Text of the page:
Sep 10, 2023

Two Trinity Students Win Seed Funding for Social Innovation Projects

On Friday, 13 Irish students presented their social innovation projects to win seed funding at the STAND Ideas Collective Showcase.

Brídín Ní Fhearraigh-JoyceDeputy News Editor

The Ideas Collective Showcase hosted a summer incubator programme, where students developed social initiative prototypes, which they then presented to independent judges on September 8th. The social innovation projects were developed in line with the objectives of the Sustainable Development Goals (SDGs). The event took place in DigiHub on Thomas Street. 

Trinity graduate Eddie Mwangwewo won the first prize of €750 with his project, ‘Diginet’. The winning idea was created to close the knowledge and resource gap between the global north and the global south, which can hamper the attainment of SDGs. The ‘Diginet’ platform aims to connect college students with industry professionals who would offer mentorship, coaching and networking opportunities to empower the next generation of leaders by providing them with a platform to connect, learn and grow.

Hailing from Zambia, Mwangwewo moved to Ireland to complete a master’s degree in Energy Science at Trinity, having been awarded a scholarship to study through the Irish Fellowship Programme. While studying at Trinity, Eddie became involved in STAND’s programs, and later the Irish Global Health Network Student Outreach Team. 


Speaking to The University Times, he said “during the Ideas Collective, having learnt lessons like design thinking, problem solving, and how to bring an idea to life, I reflected on my personal journey and experience so far, and coupled [this] with my passion to make life better for others, I came up with the idea of DigiNet”. He continued, noting “I look forward to making a positive contribution to the world through collaborating with like-minded change-makers who are committed to making the world a better place”.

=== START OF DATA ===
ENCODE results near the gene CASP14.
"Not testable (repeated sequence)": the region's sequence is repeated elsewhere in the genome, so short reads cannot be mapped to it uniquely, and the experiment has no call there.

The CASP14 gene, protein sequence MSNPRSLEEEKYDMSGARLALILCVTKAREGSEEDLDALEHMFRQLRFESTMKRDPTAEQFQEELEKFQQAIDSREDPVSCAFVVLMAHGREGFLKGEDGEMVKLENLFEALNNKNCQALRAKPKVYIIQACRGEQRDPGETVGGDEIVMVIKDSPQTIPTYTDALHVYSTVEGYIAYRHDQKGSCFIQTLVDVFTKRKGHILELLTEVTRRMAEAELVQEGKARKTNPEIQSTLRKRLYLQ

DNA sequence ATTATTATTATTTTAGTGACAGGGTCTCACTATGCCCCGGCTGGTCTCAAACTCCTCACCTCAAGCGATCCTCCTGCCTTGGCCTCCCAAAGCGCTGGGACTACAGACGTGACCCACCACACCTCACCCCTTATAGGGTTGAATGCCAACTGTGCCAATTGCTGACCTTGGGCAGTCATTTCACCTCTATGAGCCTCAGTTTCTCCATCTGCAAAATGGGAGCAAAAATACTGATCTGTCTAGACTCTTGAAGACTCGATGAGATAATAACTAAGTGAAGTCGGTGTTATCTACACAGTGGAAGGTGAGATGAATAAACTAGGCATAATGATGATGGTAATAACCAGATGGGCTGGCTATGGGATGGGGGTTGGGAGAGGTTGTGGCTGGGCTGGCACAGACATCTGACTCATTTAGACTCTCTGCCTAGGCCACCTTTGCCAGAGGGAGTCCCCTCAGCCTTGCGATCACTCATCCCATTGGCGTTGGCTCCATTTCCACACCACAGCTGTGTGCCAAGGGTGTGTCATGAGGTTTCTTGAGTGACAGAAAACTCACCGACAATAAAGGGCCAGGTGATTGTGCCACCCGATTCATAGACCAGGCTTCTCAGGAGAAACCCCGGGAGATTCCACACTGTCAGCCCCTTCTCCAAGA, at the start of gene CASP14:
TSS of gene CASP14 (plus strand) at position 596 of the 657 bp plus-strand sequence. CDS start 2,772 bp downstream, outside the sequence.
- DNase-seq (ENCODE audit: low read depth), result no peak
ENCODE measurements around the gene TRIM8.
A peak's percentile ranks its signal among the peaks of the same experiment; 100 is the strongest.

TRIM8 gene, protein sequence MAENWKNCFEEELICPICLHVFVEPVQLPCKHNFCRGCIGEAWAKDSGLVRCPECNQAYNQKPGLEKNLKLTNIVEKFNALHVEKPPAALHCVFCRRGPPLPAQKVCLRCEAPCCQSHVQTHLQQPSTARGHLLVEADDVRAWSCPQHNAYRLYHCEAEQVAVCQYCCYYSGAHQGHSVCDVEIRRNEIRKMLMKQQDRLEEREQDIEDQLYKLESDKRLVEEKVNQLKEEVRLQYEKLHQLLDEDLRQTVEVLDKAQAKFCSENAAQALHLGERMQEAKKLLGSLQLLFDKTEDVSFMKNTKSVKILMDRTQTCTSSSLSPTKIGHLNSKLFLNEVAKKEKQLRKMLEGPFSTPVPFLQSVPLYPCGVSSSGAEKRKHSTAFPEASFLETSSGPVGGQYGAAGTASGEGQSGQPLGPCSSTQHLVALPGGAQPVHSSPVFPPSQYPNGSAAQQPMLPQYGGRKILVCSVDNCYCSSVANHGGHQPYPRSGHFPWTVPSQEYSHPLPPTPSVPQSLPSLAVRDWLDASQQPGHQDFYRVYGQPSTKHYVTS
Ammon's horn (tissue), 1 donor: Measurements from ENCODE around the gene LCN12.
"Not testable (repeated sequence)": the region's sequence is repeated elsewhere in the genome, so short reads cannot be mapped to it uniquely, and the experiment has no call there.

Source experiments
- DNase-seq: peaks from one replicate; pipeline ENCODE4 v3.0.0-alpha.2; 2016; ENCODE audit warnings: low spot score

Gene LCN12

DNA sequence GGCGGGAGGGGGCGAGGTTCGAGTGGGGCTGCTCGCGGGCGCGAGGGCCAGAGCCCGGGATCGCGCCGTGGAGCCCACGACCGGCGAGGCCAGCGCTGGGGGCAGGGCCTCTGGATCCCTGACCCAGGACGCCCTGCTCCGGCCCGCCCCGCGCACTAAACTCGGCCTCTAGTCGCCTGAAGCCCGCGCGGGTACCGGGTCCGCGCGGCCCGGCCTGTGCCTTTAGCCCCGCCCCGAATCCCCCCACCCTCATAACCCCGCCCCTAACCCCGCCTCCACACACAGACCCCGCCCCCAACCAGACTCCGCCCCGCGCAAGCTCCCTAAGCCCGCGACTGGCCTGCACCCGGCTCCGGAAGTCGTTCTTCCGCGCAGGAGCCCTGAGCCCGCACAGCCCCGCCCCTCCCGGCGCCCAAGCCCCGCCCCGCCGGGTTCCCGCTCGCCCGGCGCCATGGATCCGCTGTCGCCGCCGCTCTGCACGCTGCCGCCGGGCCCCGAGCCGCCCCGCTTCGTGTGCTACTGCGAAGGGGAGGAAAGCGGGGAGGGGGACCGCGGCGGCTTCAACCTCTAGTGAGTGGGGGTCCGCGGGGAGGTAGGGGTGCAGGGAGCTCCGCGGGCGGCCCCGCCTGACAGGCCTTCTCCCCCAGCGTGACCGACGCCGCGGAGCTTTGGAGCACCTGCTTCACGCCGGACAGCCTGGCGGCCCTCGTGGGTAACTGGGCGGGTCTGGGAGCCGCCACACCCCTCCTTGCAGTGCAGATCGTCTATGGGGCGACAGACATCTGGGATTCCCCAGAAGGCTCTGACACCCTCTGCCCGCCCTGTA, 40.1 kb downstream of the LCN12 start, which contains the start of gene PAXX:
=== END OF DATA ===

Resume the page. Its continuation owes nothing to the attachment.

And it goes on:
Rachel Chen, a third-year dentistry scholar, won the second prize of funding totalling €500 for the project ‘Tutor Outreach’. The concept behind Tutor Outreach is to create a platform that connects third-level students with Leaving Cert students from low socioeconomic backgrounds in an effort to provide equal access to education. Tutor Outreach would see college students providing grinds for those who cannot afford the extra tuition. This effort would make private tuition more accessible and help bridge the gap of educational opportunity between students of different means. 

Karin Mason, a recent graduate from University of Limerick, achieved third place in the showcase, winning €250 of seed capital. Mason’s prototype involves giving workshops to secondary school students to develop connections between nature and the Irish language, thereby fostering climate literacy and promoting Gaeilge.

Other Trinity students from past and present pitched a diverse range of ideas, from Q-soc’s chairperson Freddie Fallon’s idea to disseminate a booklet to navigate safe hormone access for trans people, to Ziqi Zheng’s project, ‘Empowering Futures’, which aims to provide a mentoring service for the children of Chinese migrants in Dublin, as well as Yoshii Jiawei Xu’s plan to make an app to gamify life’s challenges.

After the pitching of prototypes, the STAND Festival was launched. The festival will take place across Irish universities over the academic year 2023-2024, aiming to tell the stories of people across Ireland who contribute to environmental and social action. The STAND Ideas Collective received funding from Irish Aid. For more information about the Ideas Collective, check the STAND Website at

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